Judging is a collegiate business. During the months we are engaged in this process, we are frantically exchanging emails: what do you make of this, has anyone else read that, this is my take on such-and-such. If a couple of my fellow jurors say X is a bad book, then X is going to slip down your reading list because it’s unlikely it will garner the strength of support needed to put it in contention for the prize. Similarly, if a couple of my fellow jurors say Y is surprisingly good, then I’m likely to pay it more careful attention because it could be a contender. That’s what happened with Lerman’s Radiomen, which I initially thought didn’t look too promising until another juror said how good it was and it made me look again.

Sometimes, eliminating books from consideration can be quite easy. The Campbell is an award for Best Novel, so the three collections of short stories that were submitted this year were never seriously in contention.

The Campbell is also an award for science fiction. Now my definition of science fiction tends to be catholic and fluid, but for the sake of the award I tend to work to a narrower definition in line with the views of some of my fellow jurors. Suffice it to say that if we are presented with magic, dragons, and quests among pseudo-medieval kingdoms, the author is going to have to work hard to convince me that it is not fantasy. There were quite a few books this year that really didn’t work that hard.

After that, it becomes more of a judgement call; but that, after all, is what this is all about. I tend to read the first chapter or so, then flick ahead to read a few pages around the middle of the book. What I’m looking for is something that engages my attention, that makes me want to read the whole book. So far this year, and I still have a fair bit of reading ahead of me, I’ve read eight of the submissions through from beginning to end. That is actually a much higher total than usual, because it means that eight books are in contention so far as I am concerned. There are others where I read maybe half way through before deciding it wasn’t working as well as I would like. But the majority of the submissions don’t get that far, inevitably so, because judging is, after all, a process of elimination. (In my more fanciful moments, I think the term is not elimination but sculpting: you are presented with a block of literature, and your job is to chip away until you get at the wonderful figure within the heart of the block.)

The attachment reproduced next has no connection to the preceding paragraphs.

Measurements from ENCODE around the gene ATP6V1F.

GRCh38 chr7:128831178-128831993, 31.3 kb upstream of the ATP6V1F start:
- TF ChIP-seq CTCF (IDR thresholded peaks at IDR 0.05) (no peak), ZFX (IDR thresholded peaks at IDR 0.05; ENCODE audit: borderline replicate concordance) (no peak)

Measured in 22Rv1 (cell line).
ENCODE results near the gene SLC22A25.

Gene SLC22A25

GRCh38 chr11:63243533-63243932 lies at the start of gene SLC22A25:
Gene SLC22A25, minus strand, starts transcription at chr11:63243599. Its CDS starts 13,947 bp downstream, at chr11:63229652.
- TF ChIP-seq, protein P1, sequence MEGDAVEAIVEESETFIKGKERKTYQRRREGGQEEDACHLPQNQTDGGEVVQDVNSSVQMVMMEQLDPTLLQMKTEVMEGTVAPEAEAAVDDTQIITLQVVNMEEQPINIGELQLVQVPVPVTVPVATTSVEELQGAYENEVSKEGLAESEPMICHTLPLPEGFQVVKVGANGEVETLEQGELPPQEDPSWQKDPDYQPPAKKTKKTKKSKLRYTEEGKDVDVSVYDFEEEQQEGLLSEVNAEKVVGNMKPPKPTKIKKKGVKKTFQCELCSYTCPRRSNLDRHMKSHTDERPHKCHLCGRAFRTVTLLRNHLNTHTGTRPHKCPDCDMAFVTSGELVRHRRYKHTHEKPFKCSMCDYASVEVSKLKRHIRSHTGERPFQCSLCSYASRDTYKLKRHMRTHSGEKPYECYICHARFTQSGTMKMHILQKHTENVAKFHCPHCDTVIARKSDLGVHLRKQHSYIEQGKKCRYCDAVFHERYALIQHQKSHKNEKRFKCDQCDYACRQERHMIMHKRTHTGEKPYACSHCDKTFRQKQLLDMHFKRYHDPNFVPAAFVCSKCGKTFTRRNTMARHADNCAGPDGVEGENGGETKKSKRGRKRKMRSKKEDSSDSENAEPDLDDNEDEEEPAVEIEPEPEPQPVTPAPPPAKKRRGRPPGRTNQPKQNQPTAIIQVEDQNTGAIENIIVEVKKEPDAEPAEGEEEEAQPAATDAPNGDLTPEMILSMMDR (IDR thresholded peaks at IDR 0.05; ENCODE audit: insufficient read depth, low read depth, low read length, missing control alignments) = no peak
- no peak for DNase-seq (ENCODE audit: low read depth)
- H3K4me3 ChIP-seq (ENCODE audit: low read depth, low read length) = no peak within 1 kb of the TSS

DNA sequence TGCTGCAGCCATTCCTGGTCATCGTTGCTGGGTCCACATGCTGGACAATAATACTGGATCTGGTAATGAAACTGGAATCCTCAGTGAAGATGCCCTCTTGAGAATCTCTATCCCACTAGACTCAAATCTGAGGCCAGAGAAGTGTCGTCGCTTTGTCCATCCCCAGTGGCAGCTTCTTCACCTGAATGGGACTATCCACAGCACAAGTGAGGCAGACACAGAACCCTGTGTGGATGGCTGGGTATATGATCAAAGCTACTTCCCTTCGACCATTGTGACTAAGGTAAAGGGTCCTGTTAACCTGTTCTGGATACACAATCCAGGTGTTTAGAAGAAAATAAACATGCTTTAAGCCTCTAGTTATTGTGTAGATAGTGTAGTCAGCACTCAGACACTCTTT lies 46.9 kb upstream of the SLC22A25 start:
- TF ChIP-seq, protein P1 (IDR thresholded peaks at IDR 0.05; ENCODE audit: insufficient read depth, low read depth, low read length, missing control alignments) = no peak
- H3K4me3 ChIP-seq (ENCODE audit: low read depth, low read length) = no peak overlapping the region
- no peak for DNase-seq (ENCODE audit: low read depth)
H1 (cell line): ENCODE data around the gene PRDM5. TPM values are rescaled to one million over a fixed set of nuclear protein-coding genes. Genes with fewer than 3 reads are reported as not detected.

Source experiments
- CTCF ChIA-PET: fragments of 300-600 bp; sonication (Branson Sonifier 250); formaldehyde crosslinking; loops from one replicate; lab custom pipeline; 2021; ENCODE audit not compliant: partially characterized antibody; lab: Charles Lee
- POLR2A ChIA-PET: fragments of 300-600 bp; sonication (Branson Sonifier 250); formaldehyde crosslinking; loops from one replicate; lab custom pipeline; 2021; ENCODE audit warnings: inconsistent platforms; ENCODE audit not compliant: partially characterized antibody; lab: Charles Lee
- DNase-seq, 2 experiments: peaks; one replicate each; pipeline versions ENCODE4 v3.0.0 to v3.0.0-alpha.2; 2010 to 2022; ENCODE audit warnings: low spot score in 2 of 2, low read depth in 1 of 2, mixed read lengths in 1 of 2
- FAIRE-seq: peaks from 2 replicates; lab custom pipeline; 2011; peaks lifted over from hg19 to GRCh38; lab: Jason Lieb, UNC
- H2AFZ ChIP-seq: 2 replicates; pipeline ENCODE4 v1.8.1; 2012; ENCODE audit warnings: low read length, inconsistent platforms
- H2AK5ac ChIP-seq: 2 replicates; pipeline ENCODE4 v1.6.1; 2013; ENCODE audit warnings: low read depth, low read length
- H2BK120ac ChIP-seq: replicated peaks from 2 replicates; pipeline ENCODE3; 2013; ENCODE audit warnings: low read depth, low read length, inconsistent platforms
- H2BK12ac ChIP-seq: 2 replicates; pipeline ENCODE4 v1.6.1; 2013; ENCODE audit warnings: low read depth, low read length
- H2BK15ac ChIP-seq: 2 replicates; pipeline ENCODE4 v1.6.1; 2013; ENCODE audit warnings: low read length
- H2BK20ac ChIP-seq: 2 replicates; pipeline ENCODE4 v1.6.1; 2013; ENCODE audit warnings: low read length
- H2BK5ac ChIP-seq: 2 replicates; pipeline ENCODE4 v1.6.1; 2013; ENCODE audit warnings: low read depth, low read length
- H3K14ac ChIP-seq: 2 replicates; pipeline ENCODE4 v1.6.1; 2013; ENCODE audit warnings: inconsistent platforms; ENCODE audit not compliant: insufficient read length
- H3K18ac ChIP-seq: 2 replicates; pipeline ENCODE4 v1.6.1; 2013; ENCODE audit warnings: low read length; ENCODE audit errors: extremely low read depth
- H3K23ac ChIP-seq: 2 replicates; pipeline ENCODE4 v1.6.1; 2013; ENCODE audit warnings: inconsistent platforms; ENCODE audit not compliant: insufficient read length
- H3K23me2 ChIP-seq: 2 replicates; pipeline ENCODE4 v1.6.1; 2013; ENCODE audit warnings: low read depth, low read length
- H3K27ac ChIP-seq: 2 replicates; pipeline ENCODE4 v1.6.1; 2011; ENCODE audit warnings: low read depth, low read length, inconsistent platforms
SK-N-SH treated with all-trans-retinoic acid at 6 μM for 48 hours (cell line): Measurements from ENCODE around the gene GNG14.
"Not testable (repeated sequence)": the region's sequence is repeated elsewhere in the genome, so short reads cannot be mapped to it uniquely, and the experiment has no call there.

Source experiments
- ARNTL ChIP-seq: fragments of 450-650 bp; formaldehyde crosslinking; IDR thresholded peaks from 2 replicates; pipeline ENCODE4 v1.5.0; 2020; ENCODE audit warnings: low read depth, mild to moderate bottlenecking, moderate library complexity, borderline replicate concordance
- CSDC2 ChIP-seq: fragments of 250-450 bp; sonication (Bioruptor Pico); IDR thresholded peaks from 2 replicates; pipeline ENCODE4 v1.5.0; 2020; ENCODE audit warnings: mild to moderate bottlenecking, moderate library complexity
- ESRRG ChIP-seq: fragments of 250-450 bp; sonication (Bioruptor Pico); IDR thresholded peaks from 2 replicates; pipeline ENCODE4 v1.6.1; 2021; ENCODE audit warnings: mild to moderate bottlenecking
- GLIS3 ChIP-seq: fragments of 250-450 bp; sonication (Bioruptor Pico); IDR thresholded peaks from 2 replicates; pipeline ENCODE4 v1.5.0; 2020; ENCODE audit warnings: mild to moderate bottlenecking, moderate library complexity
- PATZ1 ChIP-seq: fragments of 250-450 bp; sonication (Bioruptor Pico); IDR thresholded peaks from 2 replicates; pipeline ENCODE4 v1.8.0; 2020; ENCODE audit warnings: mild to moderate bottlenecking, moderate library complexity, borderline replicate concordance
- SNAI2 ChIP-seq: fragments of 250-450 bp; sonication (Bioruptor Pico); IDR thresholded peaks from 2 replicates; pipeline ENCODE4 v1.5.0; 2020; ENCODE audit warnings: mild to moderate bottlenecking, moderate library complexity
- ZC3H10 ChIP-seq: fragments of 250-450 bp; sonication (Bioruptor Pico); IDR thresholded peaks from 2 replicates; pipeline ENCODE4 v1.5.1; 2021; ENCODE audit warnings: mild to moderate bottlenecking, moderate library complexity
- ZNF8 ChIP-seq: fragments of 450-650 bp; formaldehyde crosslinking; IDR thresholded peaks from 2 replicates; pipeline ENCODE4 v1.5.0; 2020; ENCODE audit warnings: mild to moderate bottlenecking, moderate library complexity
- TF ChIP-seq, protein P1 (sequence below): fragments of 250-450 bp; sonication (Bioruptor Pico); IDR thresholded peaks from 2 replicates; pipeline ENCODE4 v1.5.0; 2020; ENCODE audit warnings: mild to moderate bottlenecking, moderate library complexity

What is it that makes me put a book down, that makes me decide I don’t see this as a contender for the award? Put simply: I am reading for pleasure, and therefore I am looking for a book that gives me pleasure; and I am reading science fiction, therefore I am looking for a book that does what I think the best science fiction should do. For the record, I think the best science fiction should make us see the world anew, should challenge our preconceptions, should encourage us to think afresh.

So, if the book I pick up has dull, pedestrian prose, it will not give me pleasure, and so is put aside.

If a book I am reading fails to excite me with a new vision of what science fiction can achieve, I put it aside. This can take many forms. If a book is volume umpteen in a series, the chances are that any novelty would have come in the first volume or two, and by now the best we can expect is that it features a moderately fresh exploration of a basic scenario that is already very familiar. This is part of the nature of series: if fans want to keep reading volume after volume, it is likely because they want to reacquaint themselves with familiar characters and return to a familiar world. It is not impossible for later volumes in a series to catch our eye, Europe at Midnight by Dave Hutchinson, the second volume in his Fractured Europe sequence, and Evening’s Empires by Paul McAuley, the fourth book in his Quiet War sequence, both made our shortlist precisely because we felt they had moved things in a new direction. But this is not common, in general the greatest innovation comes at the start of the sequence.